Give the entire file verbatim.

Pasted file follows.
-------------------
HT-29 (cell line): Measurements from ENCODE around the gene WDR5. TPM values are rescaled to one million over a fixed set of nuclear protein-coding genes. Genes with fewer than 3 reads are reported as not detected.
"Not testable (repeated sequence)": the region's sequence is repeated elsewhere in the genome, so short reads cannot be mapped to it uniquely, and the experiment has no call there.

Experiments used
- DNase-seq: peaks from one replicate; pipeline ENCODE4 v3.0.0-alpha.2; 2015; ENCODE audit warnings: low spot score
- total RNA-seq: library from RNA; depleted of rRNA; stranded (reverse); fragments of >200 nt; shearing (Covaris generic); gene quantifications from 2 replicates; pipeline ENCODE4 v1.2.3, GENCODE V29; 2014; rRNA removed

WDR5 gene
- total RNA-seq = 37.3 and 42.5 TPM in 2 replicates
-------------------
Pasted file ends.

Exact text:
HT-29 (cell line): Measurements from ENCODE around the gene WDR5. TPM values are rescaled to one million over a fixed set of nuclear protein-coding genes. Genes with fewer than 3 reads are reported as not detected.
"Not testable (repeated sequence)": the region's sequence is repeated elsewhere in the genome, so short reads cannot be mapped to it uniquely, and the experiment has no call there.

Experiments used
- DNase-seq: peaks from one replicate; pipeline ENCODE4 v3.0.0-alpha.2; 2015; ENCODE audit warnings: low spot score
- total RNA-seq: library from RNA; depleted of rRNA; stranded (reverse); fragments of >200 nt; shearing (Covaris generic); gene quantifications from 2 replicates; pipeline ENCODE4 v1.2.3, GENCODE V29; 2014; rRNA removed

WDR5 gene
- total RNA-seq = 37.3 and 42.5 TPM in 2 replicates